Falck’s recent acquisition of Hejdoktor marks a pivotal moment in the company’s digital health progression, fortifying its telemedicine standing and aligning with a comprehensive strategy to prevent hospitalizations and enhance healthcare access. In light of this milestone, what are the primary factors propelling the growth of the telehealth sector for both Falck and other healthcare providers?

The acquisition of the Danish-based Hejdoktor allows us to leverage technology built over the last ten years, providing robust capabilities. This acquisition accelerates our ability to apply this technology globally. Telemedicine and telehealth have been significant trends for a while, and they are poised to accelerate further. This positions us to integrate these technologies into our global operations, anticipating that they will be the backbone of our new services, driving growth for Falck and other healthcare providers.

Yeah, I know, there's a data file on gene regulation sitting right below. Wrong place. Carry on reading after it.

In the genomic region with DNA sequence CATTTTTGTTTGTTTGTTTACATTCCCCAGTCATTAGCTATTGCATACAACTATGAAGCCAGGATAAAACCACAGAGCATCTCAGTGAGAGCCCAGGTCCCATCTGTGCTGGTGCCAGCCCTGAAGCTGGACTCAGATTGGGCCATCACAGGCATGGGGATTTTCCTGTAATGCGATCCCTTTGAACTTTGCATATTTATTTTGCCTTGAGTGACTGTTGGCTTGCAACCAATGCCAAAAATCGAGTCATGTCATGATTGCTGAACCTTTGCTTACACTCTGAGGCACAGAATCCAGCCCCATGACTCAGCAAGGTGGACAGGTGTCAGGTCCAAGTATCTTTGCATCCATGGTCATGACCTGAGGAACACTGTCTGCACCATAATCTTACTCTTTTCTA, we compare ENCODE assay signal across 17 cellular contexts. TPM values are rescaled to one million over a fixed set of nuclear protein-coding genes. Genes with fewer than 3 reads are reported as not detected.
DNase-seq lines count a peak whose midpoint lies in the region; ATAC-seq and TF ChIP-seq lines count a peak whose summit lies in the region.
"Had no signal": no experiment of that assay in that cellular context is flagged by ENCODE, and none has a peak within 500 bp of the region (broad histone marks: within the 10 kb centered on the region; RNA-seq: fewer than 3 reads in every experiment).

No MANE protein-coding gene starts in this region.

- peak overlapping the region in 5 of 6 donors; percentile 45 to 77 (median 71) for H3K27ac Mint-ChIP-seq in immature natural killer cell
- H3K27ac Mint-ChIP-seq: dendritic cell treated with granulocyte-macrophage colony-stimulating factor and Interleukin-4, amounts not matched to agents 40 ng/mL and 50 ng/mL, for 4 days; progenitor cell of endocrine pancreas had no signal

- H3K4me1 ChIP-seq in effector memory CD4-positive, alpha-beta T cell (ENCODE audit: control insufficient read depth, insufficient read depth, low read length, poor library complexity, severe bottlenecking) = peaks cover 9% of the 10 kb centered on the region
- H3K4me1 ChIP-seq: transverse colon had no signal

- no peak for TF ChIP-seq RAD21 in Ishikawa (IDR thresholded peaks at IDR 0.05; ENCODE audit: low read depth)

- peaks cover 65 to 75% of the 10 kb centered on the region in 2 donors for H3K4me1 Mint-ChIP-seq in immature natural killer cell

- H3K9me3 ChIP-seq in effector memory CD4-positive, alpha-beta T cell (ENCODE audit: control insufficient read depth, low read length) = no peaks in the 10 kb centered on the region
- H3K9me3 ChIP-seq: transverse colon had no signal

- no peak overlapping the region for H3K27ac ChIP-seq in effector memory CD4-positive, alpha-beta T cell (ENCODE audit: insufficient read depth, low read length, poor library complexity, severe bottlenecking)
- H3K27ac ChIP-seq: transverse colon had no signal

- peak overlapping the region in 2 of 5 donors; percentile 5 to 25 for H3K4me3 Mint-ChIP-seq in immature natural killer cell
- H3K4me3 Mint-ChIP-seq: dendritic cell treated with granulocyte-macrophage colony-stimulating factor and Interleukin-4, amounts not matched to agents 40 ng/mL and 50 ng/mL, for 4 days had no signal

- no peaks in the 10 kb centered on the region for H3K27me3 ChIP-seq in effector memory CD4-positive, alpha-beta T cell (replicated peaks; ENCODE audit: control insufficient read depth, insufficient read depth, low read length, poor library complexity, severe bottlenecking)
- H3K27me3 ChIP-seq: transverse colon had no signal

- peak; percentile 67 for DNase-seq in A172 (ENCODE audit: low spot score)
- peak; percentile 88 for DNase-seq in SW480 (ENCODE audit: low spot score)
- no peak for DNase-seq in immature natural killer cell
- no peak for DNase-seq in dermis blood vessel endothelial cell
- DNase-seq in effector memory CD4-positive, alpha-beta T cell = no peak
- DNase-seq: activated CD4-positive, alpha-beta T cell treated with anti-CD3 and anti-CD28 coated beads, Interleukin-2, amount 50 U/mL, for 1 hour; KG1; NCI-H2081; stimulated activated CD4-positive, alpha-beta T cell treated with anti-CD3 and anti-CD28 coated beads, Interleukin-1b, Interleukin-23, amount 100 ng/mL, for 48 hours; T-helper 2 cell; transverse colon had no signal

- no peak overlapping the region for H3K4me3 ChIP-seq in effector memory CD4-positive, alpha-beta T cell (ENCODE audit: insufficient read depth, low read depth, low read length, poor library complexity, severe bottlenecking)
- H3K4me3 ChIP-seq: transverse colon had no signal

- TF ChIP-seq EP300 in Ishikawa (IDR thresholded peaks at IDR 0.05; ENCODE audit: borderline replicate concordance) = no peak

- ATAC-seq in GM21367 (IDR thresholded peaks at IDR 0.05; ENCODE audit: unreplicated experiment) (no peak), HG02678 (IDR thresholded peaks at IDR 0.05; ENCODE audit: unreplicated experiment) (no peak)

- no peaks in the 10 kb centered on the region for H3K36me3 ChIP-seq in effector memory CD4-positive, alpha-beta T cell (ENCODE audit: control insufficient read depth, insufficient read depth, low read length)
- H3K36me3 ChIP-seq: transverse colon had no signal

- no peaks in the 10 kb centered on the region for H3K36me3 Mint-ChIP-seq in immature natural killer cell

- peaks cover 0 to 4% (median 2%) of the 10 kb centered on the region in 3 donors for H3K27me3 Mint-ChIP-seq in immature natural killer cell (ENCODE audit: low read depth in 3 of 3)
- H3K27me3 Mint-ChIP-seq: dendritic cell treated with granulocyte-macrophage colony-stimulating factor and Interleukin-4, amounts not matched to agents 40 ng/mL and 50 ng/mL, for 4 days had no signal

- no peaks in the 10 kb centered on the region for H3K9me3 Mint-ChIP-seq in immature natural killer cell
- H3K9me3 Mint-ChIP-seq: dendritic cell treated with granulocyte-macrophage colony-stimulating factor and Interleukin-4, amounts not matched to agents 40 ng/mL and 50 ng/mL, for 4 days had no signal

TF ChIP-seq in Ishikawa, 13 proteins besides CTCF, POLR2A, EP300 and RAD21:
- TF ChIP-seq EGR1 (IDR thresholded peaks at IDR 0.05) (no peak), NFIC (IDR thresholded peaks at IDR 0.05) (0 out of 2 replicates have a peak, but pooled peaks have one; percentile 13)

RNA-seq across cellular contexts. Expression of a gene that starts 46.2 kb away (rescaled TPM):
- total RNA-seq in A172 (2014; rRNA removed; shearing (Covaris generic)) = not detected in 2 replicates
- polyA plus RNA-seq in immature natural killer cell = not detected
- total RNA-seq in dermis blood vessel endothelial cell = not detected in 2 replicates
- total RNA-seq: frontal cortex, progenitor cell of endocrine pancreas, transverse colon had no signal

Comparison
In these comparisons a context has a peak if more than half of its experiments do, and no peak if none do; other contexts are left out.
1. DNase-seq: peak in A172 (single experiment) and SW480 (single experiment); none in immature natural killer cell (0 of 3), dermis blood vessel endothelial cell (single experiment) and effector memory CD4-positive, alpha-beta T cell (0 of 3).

Falck has been actively involved in various collaborations, including partnerships with the Swedish Transportation Authority for drones and, notably, California’s Jump Aero for the eVTOL (electric Vertical Take-Off and Landing) JA1 Pulse aircraft. Could you elaborate on the significance of these partnerships in Falck’s broader strategy to revolutionize healthcare and emergency services through aeronautical advancements?

Falck actively pursues partnerships to exchange information and perspectives, enabling us to enhance our capabilities by collaborating with companies focused on different aspects of our industry. Our collaboration with the California-based company Jump Aero is particularly notable in the aerospace domain. This partnership aims to leverage cutting-edge technology to transport paramedics swiftly, especially in remote or less accessible areas. We can significantly reduce response times by utilizing eVTOL aircraft, potentially saving lives in critical situations.